I’m not afraid to say that I wasn’t blown away by Jimmy Chin’s photography. I believe that any talented photographer could produce a similar quality of image, if not ones that are better.
Jimmy’s success appears to have come from niching down on a very specific form of photography – one which requires as much expertise in the particular sport as it does in photography, as well as forging strong relationships with his subjects, and clients.
Being able to position yourself on a cliff face in just the right position to capture the subject requires years of experience, and this particular MasterClass gives a great insight into Jimmy’s expert process.
For photographers wishing to break into commercial photography, the lesson on pitching and working with clients is especially interesting, and a topic not often broached by successful photographers.
The behind the scenes look at Jimmy Chin’s editing process with landscapes and portrait photography was also interesting, as was an in-depth explanation into Jimmy’s creative vision and narrative.
There’s a healthy balance in this MasterClass on technical advice (gear choices, camera modes, composition, post-production), financial success as a photographer (pitching and dealing with clients), and creativity (narrative, story-telling, etc.)
If you’re fortunate enough to own an Apple TV with the MasterClass app, you’ll be treated to some incredible visuals of the great outdoors – an added bonus of the locations used by Jimmy to illustrate his process.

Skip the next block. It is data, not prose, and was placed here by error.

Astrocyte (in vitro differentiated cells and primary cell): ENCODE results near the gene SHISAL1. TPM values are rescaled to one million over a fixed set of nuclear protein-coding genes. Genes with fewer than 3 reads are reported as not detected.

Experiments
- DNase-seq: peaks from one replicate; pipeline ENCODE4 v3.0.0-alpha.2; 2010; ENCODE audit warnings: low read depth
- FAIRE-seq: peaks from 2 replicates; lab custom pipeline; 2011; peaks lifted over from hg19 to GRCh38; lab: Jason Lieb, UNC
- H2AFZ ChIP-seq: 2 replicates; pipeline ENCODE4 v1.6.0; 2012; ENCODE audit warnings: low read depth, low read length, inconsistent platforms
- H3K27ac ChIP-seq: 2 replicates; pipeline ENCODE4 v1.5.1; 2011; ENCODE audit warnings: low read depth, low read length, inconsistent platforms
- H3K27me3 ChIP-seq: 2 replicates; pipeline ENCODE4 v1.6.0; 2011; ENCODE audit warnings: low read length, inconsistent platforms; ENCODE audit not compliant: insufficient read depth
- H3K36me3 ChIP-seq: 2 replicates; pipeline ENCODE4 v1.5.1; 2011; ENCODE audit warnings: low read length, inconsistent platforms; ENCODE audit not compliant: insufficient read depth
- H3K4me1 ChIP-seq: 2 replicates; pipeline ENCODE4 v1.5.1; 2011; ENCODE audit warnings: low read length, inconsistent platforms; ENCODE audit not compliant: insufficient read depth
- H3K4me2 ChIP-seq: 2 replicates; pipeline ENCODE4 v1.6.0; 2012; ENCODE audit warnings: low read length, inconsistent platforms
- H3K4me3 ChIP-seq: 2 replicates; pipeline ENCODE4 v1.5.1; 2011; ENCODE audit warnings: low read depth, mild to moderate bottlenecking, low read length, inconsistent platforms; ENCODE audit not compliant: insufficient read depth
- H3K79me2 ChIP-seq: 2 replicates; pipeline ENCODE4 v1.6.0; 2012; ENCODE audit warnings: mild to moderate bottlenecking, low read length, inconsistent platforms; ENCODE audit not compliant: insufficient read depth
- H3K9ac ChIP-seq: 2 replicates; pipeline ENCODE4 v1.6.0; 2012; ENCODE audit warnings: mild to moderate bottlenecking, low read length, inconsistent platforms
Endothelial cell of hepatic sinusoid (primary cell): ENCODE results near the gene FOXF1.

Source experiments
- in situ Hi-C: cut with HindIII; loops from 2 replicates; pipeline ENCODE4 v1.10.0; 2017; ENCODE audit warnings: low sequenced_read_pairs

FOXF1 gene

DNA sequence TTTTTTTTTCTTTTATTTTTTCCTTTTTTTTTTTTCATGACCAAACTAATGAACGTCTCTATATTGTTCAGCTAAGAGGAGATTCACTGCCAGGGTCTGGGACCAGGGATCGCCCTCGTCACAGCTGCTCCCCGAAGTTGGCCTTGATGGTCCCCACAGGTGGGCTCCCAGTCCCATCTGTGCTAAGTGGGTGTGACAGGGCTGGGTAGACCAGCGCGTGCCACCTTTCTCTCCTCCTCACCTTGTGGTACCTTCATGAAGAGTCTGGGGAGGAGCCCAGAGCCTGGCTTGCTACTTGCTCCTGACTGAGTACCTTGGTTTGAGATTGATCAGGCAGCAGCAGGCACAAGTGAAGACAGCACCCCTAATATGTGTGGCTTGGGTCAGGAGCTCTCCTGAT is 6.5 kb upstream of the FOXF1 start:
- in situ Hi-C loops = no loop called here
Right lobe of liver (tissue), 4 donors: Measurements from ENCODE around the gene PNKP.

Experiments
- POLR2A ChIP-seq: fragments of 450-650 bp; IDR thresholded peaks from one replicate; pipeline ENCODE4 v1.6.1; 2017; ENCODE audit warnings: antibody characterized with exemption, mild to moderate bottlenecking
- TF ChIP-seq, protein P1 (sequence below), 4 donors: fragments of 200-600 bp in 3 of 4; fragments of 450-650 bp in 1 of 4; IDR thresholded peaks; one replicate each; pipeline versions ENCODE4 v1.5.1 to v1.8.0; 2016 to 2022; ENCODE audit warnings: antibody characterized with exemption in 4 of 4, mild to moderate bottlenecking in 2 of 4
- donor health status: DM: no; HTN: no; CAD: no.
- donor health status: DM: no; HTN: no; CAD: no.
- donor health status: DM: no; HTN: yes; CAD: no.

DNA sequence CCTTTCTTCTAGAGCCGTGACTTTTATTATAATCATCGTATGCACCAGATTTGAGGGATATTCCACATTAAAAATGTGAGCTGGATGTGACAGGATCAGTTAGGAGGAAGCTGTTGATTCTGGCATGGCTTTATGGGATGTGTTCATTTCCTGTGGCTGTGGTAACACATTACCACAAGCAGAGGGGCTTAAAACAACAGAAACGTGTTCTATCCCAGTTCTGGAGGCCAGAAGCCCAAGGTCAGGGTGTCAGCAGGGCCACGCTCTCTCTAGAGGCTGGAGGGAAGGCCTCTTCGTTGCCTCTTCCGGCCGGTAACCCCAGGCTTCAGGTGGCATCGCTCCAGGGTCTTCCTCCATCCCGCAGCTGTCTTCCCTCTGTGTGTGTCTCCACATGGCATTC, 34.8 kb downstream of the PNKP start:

All in all, I found this MasterClass lesson to be more informative and enjoyable than the Annie Leibovitz class reviewed above.
There’s a lot of actionable advice for a wide range of photographer levels, and several of the lessons deserve repeat watching.
It’s an alluring glimpse into a world of photography many of us will never have the fortune to experience.
Educational Content: 9/10 | Production Quality: 10/10 | Value for Money: 10/10
Who is MasterClass for?
While I’m writing this MasterClass review for photographers, it’s clear that with its catalog of over 50 world-class athletes, chefs, actors, designers, and every other profession under the sun, MasterClass is for pretty much anyone!
For the purposes of this review, I’ve dipped into 7 of the MasterClass lessons, on a wide range of topics.
No matter the topic, each class is an interesting and entertaining insight into the minds of various well-known and talented individuals at the top of their game, with a side-serving of advice you can take away and actually put into action.